April 30, 1865-While the city was rejoicing over the fall of Richmond and the surrender of Lee, the news came that President Lincoln had been assassinated. Never withing the history of the city had such an excitement existed as was occasioned by this news. In almost an instant the news was spread over the whole city, and in another instant the streets were filled with an excited throng. Tears coursed down the cheeks of strong men as they stood on the streets discussing this terrible event. Deep anger was at once aroused against all who had been known to be opposed to the war, and it required the most strenuous exertion of Governor Morton and other high officials to prevent a riot that would have destroyed the property and lives of the known Southern sympathizers…The city was dressed in mourning from one end to the other. The funeral cortege of the dead President was to pass through the city on its way to Springfield, and extensive arrangements were made to suitably receive it and pay due honor to this great statesman. The funeral train was expected to arrive here on Sunday morning, April 30, 1865. Governor Morton, together with his staff, members of the legislature and the city council went to Richmond to meet the train and escort it to the city Sunday morning came bringing with it a cold, ,drizzling rain, but before daylight thousands of people had congregated in and around the union depot to await the coming of the train. The immense crowd stood for hours talking in whispers. It seemed as if every one felt the awful solemnity of the occasion. At about seven o’clock the train slowly pulled into the station. The coffin was tenderly lifted from the car in which it h ad rested, and was slowly borne to the catafalque which had been constructed for the purpose of conveying the body through the streets and to the state-house where it was to lie in state. A procession followed in solemn silence except the funeral music discoursed by the band, and the low sobbings of the multitude who lined the streets. The whole city was elaborately decorated with funeral emblems.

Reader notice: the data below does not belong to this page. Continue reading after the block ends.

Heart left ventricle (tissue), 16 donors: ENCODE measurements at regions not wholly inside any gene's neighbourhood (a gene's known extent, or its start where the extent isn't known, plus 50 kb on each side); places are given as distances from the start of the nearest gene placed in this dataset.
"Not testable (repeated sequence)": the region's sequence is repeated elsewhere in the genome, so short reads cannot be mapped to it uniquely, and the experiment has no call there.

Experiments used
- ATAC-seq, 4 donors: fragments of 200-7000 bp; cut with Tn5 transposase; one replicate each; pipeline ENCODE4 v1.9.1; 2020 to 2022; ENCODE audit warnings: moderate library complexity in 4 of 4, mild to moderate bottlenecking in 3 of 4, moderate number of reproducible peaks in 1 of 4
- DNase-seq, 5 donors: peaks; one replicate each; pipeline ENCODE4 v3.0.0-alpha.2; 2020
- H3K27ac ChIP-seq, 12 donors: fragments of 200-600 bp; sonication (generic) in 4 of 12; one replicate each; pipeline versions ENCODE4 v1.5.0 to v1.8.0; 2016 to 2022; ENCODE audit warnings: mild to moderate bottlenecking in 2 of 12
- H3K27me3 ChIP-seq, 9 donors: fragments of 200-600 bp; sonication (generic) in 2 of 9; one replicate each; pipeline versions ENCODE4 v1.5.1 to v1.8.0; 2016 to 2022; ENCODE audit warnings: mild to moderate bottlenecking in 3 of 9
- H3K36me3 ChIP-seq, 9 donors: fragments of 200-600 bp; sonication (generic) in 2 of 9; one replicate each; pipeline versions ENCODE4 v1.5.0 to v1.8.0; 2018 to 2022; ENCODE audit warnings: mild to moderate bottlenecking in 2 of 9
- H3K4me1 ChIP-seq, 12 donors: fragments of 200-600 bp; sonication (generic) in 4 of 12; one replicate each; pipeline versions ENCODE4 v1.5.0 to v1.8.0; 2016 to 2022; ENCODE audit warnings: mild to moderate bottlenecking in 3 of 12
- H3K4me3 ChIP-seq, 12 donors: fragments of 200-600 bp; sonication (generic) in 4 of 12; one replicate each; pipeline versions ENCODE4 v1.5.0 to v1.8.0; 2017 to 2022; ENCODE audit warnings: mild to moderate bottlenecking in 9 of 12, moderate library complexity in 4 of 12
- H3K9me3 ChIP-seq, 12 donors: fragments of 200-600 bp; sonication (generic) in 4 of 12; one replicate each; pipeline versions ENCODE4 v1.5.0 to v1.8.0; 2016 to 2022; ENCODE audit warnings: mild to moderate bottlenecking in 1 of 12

The body was placed on a platform erected under the dome of the capitol, and the citizens for hours marched through the great hall of that building, and gazed upon the face of the man they had learned to love, and whose guiding wisdom they would miss in the days to come. All day long and far into the night the throng continued its slow, and solemn tread. The falling rain seemed to have no influence in keeping any one away from the solemn scene. One of the most touching incidents of this occasion was the visit of the Sunday-school children of the city to view the remains. Proper arrangements had been made for their visit, and several thousands of them marched through the state-house and poured out their tears as a loving tribute to the memory of the martyred president. At one time the procession of citizens desiring to see the remains reached from the statehouse doors for many squares up Washington Street and thousands stood in line, in the pouring rain for several hours, waiting for their turn to enter the portals of the state-house. While this vast throng of citizens was viewing the remains, funeral music was alternated between a band on one side and a choir of voices upon the other. A guard of honor, composed of the leading citizens and of army officers who were in the city, watched over the body. A little after midnight the doors of the state-house were closed and the body was taken again to the funeral train. It was estimated that fully 50,000 strangers were in the city on that day and that more than 100,000 persons passed through the state house.